Ten questions with Yonder Alonso

Q: Your dad was a baseball coach in Cuba, so you grew up with a bat in your hand. What was baseball like in Cuba?
A: It was a little bit different than here. A little bit more fire. It’s such a different game when it comes to the aggressiveness of the game. You don’t play as many games as you do here, so every day is pretty much do or die.

Q: You came to the United States when you were 9, moved to Miami. What was the biggest culture shock for you?
A: You know what, everything was a shock. You kind of appreciate things a little bit more, things that people here maybe don’t appreciate, like even a moving car, or air conditioning, or a microwave. Those are little things that you appreciate when you get here.

Q: You had to learn the language, you and your family lived in a small apartment, and you worked during high school and college. At a time when all your friends were going out on Friday nights, you’re this baseball star and you were helping your family clean offices. What was that like?
A: Sacrificing, you know. It was something I had to do for my parents. They needed the help and you can’t really say no when it comes to family stuff.

Q: Did you hate it at the time?
A: Yeah. It was awful. You wanted to go out with your buddies, you wanted to hang out and kinda live your college and high school life a little bit, but it’s things that I don’t take for granted at all. Now that I look back, it made me the person that I am today and I’m stronger for it.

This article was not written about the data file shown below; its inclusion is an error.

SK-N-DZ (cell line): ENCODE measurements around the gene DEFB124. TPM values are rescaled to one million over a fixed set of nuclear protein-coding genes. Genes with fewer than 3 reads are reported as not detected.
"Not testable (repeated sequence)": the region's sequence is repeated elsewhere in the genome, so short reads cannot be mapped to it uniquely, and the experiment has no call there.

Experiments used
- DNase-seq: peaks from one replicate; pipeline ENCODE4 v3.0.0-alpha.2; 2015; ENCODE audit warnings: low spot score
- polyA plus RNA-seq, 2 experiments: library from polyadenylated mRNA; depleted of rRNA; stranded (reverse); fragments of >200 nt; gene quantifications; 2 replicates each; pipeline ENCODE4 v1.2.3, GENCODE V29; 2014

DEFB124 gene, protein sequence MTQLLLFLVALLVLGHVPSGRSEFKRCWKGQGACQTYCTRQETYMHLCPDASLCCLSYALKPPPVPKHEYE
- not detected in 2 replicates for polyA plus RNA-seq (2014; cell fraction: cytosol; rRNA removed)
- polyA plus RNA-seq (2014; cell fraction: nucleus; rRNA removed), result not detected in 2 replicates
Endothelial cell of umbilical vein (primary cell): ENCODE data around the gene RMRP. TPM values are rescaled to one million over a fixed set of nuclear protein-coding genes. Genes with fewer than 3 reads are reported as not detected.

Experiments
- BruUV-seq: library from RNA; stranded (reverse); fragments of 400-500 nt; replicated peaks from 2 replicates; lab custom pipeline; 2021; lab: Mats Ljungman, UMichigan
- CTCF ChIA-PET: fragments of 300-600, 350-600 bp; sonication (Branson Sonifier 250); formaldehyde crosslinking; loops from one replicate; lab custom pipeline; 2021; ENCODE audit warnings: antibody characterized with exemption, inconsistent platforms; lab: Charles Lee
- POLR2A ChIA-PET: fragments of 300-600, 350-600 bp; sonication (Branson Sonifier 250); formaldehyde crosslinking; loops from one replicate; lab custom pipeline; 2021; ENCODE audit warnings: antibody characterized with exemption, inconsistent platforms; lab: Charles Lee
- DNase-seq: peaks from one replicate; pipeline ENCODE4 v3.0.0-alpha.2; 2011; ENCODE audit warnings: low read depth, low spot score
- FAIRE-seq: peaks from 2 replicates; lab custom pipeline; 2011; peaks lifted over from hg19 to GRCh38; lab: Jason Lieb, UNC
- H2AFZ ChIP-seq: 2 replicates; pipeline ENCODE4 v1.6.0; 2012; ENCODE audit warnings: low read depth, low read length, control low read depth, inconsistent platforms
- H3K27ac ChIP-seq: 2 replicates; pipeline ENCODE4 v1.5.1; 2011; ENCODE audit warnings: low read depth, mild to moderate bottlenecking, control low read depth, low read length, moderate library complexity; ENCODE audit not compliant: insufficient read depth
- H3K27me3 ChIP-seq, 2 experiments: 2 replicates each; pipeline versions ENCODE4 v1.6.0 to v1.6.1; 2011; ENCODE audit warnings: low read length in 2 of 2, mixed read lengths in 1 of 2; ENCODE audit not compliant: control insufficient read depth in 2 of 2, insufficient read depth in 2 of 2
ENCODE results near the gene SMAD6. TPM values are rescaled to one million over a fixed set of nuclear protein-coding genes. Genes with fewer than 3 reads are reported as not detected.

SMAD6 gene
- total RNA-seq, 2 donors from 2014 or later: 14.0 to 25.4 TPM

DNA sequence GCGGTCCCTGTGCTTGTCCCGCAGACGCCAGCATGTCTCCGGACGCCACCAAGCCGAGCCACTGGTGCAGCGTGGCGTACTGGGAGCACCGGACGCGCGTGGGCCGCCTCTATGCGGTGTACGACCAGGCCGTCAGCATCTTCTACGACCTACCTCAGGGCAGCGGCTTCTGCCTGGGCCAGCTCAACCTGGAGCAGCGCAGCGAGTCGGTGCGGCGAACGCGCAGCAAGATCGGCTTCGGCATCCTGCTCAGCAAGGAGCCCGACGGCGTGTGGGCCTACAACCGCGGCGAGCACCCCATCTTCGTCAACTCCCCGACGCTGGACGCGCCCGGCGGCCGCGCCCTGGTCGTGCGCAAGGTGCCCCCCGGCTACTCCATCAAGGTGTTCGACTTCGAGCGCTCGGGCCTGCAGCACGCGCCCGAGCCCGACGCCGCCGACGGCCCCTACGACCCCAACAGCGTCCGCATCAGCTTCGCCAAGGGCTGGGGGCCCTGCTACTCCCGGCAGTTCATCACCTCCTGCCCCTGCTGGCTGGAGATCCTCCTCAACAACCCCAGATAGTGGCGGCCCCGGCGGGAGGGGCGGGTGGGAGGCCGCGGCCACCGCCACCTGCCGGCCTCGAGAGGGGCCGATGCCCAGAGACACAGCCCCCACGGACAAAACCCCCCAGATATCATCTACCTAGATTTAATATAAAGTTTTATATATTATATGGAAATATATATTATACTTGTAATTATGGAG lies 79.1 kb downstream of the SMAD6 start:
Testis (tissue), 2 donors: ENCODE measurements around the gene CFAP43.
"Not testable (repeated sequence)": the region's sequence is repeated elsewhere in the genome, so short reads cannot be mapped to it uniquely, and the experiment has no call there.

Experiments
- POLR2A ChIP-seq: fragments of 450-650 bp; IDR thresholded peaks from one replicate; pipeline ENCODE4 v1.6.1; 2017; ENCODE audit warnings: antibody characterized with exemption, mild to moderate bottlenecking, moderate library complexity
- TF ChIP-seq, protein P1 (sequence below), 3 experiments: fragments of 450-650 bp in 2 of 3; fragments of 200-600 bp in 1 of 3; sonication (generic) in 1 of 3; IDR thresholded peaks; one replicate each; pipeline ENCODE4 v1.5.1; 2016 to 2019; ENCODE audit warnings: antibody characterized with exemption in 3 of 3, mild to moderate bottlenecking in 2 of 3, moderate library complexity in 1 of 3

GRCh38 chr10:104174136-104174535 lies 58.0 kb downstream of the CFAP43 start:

Q: You were traded to the Padres from the Reds. What did you take from your time with the Reds?
A: So many things. Great friends, good teammates. They showed me the way to play the game the right way. Not just on the field but outside the field. All the preparation it takes to play the game and learning how to be a Big Leaguer.

Q: What do you love most about first base?
A: If I had to go with one thing, it’s probably talking smack to the other team when they get on first base. Sometimes they’re in a bad mood and that’s when I really get after it with them. Just trying to get in their heads a little so they don’t steal.

Q: I’ve always wondered what you guys talk about. Are you catching up on family? What?
A: Depends on the guy. If I know the guy well, we talk a little bit about family, but once that’s over, I start telling them, “Hey, he might pick over this time, he’s got a really good move, just be careful, this guy is really good.” Just trying to blow up our pitcher, blow up our catcher, our defense, so that way he’s kinda tentative to go to second base.

Q: So you’re getting psychological?
A: I’m trying to get in their heads as much as possible. Even when they’re getting the signs I’m talking to them so they kinda get confused a little bit.

Q: If you weren’t a major-league baseball player, you would be a ...
A: Firefighter. Seems pretty cool. And girls like them, so why not.
Q: One thing you want to do in San Diego?
A: So many things. Go to the beach, of course. Sea World. And I really want to hit up all the breakfast spots, so hit me up on Twitter (@YonderAlonsoU) and tell me all the breakfast spots.

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